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Please use this identifier to cite or link to this item: http://hdl.handle.net/1959.3/192103
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- What therapists bring to therapy: an examination of therapist effects on the alliance and the characteristics which build the therapist-client alliance
- Wyman, Katie
- The therapeutic alliance is well established as an important common factor of therapies. This thesis focused on the therapists' contribution to the therapeutic alliance. Although there has been substantial research into therapists' factors which relate to therapy outcome, and the research pertaining to therapist effects on outcome is developing, there is little research which has focused on the impact of the therapist on the alliance. Given the association between alliance and therapy outcome it is important to know what contributes to the development of strong alliances. This thesis aimed to examine therapist effects on the early client-rated alliance, as well as on the rate of growth in alliance, as perceived by clients, over the course of therapy. Thereafter it sought to identify therapist characteristics which explained difference between therapists with relatively strong or weak early alliances and growth in these alliances. It was hypothesised that early alliance and growth in alliance would be associated with therapists’ early maladaptive schemas, attachment style, degree of mindfulness, experiential avoidance, theoretical orientation, and the amount of supervision and personal therapy they had received. Furthermore it was hypothesised that therapists' and clients' attachment style would interact such that the early alliance, and the rate of alliance growth, would be higher when the therapist and client attachment style was different (i.e. avoidant and anxious), compared to when their attachment style was similar (e.g. both avoidant). Similarly it was hypothesised that therapists’ experience and client attachment would interact, such that when clients have greater attachment insecurity more experienced therapists will have a stronger early alliance, and rate of growth in alliance, than less experienced therapists. These hypotheses were examined in a sample of 53 therapists who together counselled 222 clients attending a university psychology clinic. Analysis was conducted using multilevel modelling and demonstrated that 15% of the variation on early alliance scores, and 85% of the variation in linear growth in alliance, was attributable to differences between therapists. The differences between therapists on early alliance were not significant and hence an analysis of the impact of therapists’ characteristics on this variable was not undertaken. Several therapist characteristics explained the significant differences between therapists on alliance growth. The amount of supervision therapists had received in their career to date was negatively associated with alliance growth, whereas psychological flexibility and the schema approvaliii seeking were positively associated with alliance growth. Therapists’ anxious attachment, when paired with clients’ anxious attachment, had a deleterious effect on alliance growth. This thesis highlights that specific therapist characteristics do influence their capacity to develop alliances with their clients. Therapists’ experiential avoidance is a psychological process that is amenable to change and, given its association with alliance, therapists’ training may be improved by some focus on this. The results suggest that therapists' schema and attachment anxiety, which are generally considered maladaptive, can have a positive effect on alliance. The therapeutic contexts which allow these vulnerabilities to operate as strengths are discussed. The counterintuitive result for supervision is concerning given psychologists’ investment in this type of professional development. Hence there is a pressing need for further examination of the impact of therapists’ supervision on the alliance. Overall, this research points to the importance of considering how therapists, alongside clients and therapies, contribute to the alliance and by association, good therapy outcomes.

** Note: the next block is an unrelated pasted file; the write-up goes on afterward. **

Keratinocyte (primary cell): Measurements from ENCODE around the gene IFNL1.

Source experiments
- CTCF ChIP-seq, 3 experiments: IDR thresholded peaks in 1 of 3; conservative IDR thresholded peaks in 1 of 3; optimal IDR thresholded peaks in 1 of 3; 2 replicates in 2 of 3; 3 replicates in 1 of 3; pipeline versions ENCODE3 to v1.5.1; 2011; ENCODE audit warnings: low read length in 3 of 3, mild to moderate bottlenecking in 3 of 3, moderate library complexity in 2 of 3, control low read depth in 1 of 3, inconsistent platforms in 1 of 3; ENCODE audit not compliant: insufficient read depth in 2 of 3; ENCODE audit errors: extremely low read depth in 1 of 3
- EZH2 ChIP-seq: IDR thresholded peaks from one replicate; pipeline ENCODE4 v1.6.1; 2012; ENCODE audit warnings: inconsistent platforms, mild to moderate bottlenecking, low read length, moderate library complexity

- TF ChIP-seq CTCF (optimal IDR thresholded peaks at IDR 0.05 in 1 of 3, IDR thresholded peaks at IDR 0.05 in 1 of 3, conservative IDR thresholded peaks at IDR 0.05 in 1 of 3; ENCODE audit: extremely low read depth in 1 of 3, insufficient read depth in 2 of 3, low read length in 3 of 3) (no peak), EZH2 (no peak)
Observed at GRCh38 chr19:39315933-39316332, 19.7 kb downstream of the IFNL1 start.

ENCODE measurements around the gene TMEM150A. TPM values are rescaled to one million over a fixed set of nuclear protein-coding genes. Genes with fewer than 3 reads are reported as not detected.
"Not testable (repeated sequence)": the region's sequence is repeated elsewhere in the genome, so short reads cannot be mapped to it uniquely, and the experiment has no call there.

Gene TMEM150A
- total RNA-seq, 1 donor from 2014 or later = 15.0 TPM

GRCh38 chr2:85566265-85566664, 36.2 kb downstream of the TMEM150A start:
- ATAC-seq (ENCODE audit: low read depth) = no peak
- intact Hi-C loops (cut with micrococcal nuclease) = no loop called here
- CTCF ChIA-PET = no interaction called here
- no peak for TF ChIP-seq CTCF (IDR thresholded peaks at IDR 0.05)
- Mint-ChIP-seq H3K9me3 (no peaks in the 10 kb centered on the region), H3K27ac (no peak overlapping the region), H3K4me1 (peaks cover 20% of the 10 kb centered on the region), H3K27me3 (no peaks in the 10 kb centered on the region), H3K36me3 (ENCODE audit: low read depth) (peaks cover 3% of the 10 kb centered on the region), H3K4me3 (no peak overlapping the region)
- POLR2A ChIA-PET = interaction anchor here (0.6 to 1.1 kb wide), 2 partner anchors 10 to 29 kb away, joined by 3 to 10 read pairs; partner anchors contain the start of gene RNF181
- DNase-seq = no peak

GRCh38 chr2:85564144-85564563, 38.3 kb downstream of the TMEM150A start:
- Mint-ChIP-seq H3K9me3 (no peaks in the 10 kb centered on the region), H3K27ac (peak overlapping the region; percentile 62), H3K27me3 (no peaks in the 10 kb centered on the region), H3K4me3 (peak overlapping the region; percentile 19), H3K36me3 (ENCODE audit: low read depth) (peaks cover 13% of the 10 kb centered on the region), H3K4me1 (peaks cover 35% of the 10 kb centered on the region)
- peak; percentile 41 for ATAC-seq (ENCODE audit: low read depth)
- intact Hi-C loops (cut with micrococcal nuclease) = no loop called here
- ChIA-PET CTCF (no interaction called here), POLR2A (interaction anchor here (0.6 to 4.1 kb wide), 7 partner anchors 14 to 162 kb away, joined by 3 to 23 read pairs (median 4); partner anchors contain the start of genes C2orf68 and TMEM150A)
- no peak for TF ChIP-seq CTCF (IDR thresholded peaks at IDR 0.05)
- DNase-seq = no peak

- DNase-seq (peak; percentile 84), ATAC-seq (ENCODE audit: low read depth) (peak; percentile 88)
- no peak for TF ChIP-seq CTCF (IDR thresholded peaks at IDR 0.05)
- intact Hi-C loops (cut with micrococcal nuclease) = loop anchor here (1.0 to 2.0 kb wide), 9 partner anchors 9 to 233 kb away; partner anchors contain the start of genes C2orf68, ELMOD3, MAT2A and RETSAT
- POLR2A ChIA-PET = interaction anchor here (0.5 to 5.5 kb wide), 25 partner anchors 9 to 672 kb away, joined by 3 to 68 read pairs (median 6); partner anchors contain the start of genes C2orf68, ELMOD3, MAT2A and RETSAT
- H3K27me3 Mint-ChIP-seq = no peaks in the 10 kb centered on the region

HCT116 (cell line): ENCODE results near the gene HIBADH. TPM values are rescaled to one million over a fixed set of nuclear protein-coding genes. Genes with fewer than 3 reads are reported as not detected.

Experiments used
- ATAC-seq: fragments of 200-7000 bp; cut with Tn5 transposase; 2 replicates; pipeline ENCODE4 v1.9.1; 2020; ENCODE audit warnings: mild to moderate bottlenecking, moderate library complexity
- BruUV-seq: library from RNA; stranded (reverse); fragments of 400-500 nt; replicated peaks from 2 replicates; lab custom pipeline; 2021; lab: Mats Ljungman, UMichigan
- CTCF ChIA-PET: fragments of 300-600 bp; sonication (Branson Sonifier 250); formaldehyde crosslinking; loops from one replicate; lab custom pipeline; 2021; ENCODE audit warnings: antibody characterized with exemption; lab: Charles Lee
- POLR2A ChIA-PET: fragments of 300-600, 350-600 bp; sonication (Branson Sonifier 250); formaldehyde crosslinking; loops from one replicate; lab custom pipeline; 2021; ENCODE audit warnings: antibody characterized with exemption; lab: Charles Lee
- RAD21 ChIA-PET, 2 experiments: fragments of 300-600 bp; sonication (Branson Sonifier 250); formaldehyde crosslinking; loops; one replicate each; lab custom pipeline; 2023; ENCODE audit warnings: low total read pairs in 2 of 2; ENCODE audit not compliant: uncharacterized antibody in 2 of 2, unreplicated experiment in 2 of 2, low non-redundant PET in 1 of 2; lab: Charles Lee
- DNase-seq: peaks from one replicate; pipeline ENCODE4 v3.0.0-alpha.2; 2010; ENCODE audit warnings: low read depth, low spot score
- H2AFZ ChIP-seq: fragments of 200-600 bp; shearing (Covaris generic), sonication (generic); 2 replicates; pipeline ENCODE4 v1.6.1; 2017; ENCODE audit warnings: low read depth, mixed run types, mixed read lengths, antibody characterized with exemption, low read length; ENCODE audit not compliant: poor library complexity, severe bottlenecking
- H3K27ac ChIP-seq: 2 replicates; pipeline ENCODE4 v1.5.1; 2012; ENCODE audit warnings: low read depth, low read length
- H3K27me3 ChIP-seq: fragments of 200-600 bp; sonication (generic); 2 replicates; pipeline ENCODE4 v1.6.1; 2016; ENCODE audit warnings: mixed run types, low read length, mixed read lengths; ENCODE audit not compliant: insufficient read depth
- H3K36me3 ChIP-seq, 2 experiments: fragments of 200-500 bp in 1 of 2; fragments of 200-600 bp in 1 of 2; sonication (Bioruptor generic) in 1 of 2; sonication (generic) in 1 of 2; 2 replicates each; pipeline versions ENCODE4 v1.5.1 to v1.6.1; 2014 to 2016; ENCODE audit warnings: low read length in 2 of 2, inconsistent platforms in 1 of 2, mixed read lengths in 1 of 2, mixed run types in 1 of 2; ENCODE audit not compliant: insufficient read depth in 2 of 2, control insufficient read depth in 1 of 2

- Publication type
- Thesis (DPsych)
- Research centre
- Swinburne University of Technology. Faculty of Life and Social Sciences
- Publication year
- Australasian Digital Theses collection
- Copyright © 2011 Katie Wyman.